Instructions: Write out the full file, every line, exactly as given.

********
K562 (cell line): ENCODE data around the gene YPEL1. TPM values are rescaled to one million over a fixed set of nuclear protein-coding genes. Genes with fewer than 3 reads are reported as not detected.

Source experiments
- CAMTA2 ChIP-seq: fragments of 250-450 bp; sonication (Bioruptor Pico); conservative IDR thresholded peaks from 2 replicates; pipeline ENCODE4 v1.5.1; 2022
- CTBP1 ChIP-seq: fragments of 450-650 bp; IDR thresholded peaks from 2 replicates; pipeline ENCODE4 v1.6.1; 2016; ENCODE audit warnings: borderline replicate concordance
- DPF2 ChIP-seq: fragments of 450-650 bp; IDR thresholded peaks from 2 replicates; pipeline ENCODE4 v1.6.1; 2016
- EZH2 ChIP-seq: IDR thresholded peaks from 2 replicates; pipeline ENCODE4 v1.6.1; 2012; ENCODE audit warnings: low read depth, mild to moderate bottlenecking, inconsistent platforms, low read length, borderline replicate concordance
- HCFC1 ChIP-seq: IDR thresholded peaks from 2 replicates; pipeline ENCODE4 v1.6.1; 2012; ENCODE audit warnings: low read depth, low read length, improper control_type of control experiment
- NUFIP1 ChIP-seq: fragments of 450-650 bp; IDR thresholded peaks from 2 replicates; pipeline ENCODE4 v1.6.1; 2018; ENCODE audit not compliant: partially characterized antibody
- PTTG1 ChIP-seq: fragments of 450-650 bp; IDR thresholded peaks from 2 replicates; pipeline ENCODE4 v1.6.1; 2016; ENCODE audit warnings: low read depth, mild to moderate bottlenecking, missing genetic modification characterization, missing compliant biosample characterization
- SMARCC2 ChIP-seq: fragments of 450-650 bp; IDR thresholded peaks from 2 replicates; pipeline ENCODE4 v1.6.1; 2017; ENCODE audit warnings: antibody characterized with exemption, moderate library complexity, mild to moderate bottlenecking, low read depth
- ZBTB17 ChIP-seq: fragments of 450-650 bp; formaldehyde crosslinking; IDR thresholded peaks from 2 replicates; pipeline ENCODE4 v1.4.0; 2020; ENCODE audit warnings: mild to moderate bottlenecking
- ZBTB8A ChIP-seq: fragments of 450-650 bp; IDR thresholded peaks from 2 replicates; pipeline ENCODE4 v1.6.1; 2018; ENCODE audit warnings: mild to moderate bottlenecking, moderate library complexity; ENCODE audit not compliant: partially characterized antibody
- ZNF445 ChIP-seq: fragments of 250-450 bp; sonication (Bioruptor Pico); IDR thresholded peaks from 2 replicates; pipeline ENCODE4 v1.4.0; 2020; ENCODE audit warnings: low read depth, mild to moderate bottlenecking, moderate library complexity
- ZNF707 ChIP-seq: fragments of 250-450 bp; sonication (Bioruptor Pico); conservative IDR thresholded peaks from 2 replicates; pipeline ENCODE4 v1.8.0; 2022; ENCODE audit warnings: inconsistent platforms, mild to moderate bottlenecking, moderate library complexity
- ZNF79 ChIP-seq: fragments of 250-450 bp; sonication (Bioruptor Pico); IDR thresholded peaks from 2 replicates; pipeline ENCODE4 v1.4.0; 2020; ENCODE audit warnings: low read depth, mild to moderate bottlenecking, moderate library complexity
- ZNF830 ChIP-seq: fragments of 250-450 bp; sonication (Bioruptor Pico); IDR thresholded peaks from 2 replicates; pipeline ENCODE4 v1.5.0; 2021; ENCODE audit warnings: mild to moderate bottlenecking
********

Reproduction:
K562 (cell line): ENCODE data around the gene YPEL1. TPM values are rescaled to one million over a fixed set of nuclear protein-coding genes. Genes with fewer than 3 reads are reported as not detected.

Source experiments
- CAMTA2 ChIP-seq: fragments of 250-450 bp; sonication (Bioruptor Pico); conservative IDR thresholded peaks from 2 replicates; pipeline ENCODE4 v1.5.1; 2022
- CTBP1 ChIP-seq: fragments of 450-650 bp; IDR thresholded peaks from 2 replicates; pipeline ENCODE4 v1.6.1; 2016; ENCODE audit warnings: borderline replicate concordance
- DPF2 ChIP-seq: fragments of 450-650 bp; IDR thresholded peaks from 2 replicates; pipeline ENCODE4 v1.6.1; 2016
- EZH2 ChIP-seq: IDR thresholded peaks from 2 replicates; pipeline ENCODE4 v1.6.1; 2012; ENCODE audit warnings: low read depth, mild to moderate bottlenecking, inconsistent platforms, low read length, borderline replicate concordance
- HCFC1 ChIP-seq: IDR thresholded peaks from 2 replicates; pipeline ENCODE4 v1.6.1; 2012; ENCODE audit warnings: low read depth, low read length, improper control_type of control experiment
- NUFIP1 ChIP-seq: fragments of 450-650 bp; IDR thresholded peaks from 2 replicates; pipeline ENCODE4 v1.6.1; 2018; ENCODE audit not compliant: partially characterized antibody
- PTTG1 ChIP-seq: fragments of 450-650 bp; IDR thresholded peaks from 2 replicates; pipeline ENCODE4 v1.6.1; 2016; ENCODE audit warnings: low read depth, mild to moderate bottlenecking, missing genetic modification characterization, missing compliant biosample characterization
- SMARCC2 ChIP-seq: fragments of 450-650 bp; IDR thresholded peaks from 2 replicates; pipeline ENCODE4 v1.6.1; 2017; ENCODE audit warnings: antibody characterized with exemption, moderate library complexity, mild to moderate bottlenecking, low read depth
- ZBTB17 ChIP-seq: fragments of 450-650 bp; formaldehyde crosslinking; IDR thresholded peaks from 2 replicates; pipeline ENCODE4 v1.4.0; 2020; ENCODE audit warnings: mild to moderate bottlenecking
- ZBTB8A ChIP-seq: fragments of 450-650 bp; IDR thresholded peaks from 2 replicates; pipeline ENCODE4 v1.6.1; 2018; ENCODE audit warnings: mild to moderate bottlenecking, moderate library complexity; ENCODE audit not compliant: partially characterized antibody
- ZNF445 ChIP-seq: fragments of 250-450 bp; sonication (Bioruptor Pico); IDR thresholded peaks from 2 replicates; pipeline ENCODE4 v1.4.0; 2020; ENCODE audit warnings: low read depth, mild to moderate bottlenecking, moderate library complexity
- ZNF707 ChIP-seq: fragments of 250-450 bp; sonication (Bioruptor Pico); conservative IDR thresholded peaks from 2 replicates; pipeline ENCODE4 v1.8.0; 2022; ENCODE audit warnings: inconsistent platforms, mild to moderate bottlenecking, moderate library complexity
- ZNF79 ChIP-seq: fragments of 250-450 bp; sonication (Bioruptor Pico); IDR thresholded peaks from 2 replicates; pipeline ENCODE4 v1.4.0; 2020; ENCODE audit warnings: low read depth, mild to moderate bottlenecking, moderate library complexity
- ZNF830 ChIP-seq: fragments of 250-450 bp; sonication (Bioruptor Pico); IDR thresholded peaks from 2 replicates; pipeline ENCODE4 v1.5.0; 2021; ENCODE audit warnings: mild to moderate bottlenecking